What were the chances? Captivated by a fencing demonstration at his elementary school in St. Louis, MO, an American-born son of French parentage went straight home and announced his desire to learn the sport. Meanwhile, an internationally recognized fencer, who had once coached the Egyptian National team, had settled in St. Louis and was busy making plans to establish a fencing club there. Two dreams collided: The Fencers Academy of St. Louis took shape and the boy learned to fence, and to fence well. Meet Alexandre Amice (BSE’20, MSE’20).
Amice’s passion for the sport remained strong throughout high school, and the year he walked on to the Penn Fencing Team as a freshman engineering student, he was voted by the captains and coaches as Most Dedicated Fencer.
Of the three types of fencing swords: the épée, the foil and the sabre, Amice’s weapon of choice is the light and flexible foil. In foil bouts, the target area for scoring touches is limited to the torso, requiring the fencers to remain closely engaged and in constant motion. Amice characterizes his fencing style as “athletic,” with his build and skillset well-matched with his weapon.
Amice cites his measured and deliberate competition strategy as useful in his intellectual life. As he concurrently works toward his undergraduate degree in electrical engineering and mathematics and a master’s in robotics, Amice clearly is not one to waste energy.
THE COOL ONE
The sabre is the weapon of choice for Penn World Scholar and freshman electrical engineering major, Enzo Bergamo. At an early age, he determined the discipline of sabre fencing to be “the cool one,” with its reputation for quickness, aggression, slashing touches and split-second decision making. Compared in speed and spirit to Formula 1 racing by Olympic sabre fencer Daryl Homer, the target area for the discipline is the entire torso, the head, and the arms up to the wrist.
Andy Ma, Penn’s head fencing coach, also serves as sabre coach, and Bergamo feels fortunate to be able to work with him one-on-one in lessons once or twice a week. After twelve years of high-level fencing in Sao Paulo, Brazil, Bergamo attributes his renewed love for the sport to Ma’s influence and attentive demeanor. For Bergamo, being able to face down frustration and maintain physical and emotional balance are valuable attributes, with or without a sword in his hand.
Bergamo notes that he and his teammates are known as “student athletes,” not “athlete students,” and, with an electrical engineering concentration in data science and a minor in computer and information science, he envisions a master’s degree in his future. Bergamo’s overarching goal, he states, is “making a positive impact in my home country.”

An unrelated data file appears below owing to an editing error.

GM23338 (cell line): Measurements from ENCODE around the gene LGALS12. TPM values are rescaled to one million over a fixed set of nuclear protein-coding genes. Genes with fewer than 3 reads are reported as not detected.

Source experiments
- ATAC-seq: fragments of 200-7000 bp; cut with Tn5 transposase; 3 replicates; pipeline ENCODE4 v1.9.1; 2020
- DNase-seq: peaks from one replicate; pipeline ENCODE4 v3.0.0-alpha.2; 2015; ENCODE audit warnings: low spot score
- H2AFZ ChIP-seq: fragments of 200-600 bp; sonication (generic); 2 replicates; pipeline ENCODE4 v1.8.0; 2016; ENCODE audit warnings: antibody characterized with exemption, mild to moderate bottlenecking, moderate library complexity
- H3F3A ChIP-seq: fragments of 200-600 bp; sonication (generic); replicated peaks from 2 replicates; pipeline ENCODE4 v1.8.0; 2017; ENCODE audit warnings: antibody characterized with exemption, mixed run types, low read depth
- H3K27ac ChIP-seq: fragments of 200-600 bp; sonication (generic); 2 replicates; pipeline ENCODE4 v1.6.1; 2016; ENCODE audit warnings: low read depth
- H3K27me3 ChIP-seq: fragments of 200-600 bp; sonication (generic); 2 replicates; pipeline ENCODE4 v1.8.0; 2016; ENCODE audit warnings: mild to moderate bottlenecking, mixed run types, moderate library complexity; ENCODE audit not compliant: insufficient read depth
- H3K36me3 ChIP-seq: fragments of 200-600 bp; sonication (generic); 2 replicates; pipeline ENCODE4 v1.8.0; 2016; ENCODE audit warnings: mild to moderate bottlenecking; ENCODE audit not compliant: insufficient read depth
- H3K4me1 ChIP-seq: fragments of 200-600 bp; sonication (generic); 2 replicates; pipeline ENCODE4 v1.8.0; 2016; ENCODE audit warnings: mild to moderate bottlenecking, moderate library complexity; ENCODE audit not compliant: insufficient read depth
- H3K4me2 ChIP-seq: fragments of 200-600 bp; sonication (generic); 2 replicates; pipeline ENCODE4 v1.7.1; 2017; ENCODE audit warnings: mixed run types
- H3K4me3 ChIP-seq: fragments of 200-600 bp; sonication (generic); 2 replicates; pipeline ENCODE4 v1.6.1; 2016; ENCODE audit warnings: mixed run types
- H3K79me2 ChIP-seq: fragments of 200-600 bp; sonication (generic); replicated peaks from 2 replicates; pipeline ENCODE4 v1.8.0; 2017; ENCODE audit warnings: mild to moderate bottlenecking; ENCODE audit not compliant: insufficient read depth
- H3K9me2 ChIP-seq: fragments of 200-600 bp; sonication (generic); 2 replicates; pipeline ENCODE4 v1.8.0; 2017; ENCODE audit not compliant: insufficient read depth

SMALL BUT MIGHTY
At 5’3,” Kristina Khaw, a sophomore bioengineering major, fences with the épée, the largest and heaviest of fencing swords. Bouts in épée have been described as “aggressive defensive,” and points can be scored with touches anywhere on the body. Fencers train especially hard to perfect their skills in counter moves.
Obeying her mother’s directive to put her books aside in favor of exercise now and again, Khaw followed her sister, Kathryn (ENG’19), onto the fencing strip. She admits that, as a seventh grader, her greatest incentive to take up the sport was watching Kathryn delightedly stab their cousin with impunity in club practice.
As Khaw describes it, the muscle memory to succeed in épée came easily to her. Her stats provide proof: From the USA Fencing Nationals in the summer of her high school sophomore year, Khaw brought back to her Plainsboro, NJ, home the title of Division ll Women’s Épée Champion. Other notable wins and honors followed.
Khaw is a problem solver by nature and believes that her strategizing as a fencer creates new brain connections, enhancing her ability to think about things in new ways. Accordingly, she finds myriad applications of her athletic training to her life as a Penn Engineer.
“One touch at a time” is Khaw’s fencing mantra and, as she continues her studies on the pre-med track, her calm and logic will undoubtedly inform her journey.
The prestigious NSF GRFP program recognizes and supports outstanding graduate students in NSF-supported fields. Further information about the program can be found on the NSF website. BE is thrilled to congratulate our excellent students on these well-deserved accolades! Continue reading below for a list of 2020 recipients and descriptions of their research.
William Benman is a Ph.D. student in the lab of Assistant Professor of Bioengineering, Lukasz Bugaj. His work in the Bugaj lab focuses on developing novel optogenetic tools to control and study cell function.
Paul Gehret is a Ph.D. student and Ashton Fellow in the lab of Riccardo Gottardi, Assistant Professor of Pediatrics at the Perelman School of Medicine. Paul works on pediatric cartilage and airway tissue engineering for children with subglottic stenosis. He and his team apply classic tissue engineering principles to the airway.
Rebecca Haley is a Ph.D. student in the lab of Michael J. Mitchell, Skirkanich Assistant Professor of Innovation in Bioengineering. Her current project aims to use polymer and/or lipid nanoparticles for the intracellular delivery of proteins. Successful delivery of proteins (such as antibodies) in this fashion may allow for targeting of previously undruggable intracellular targets.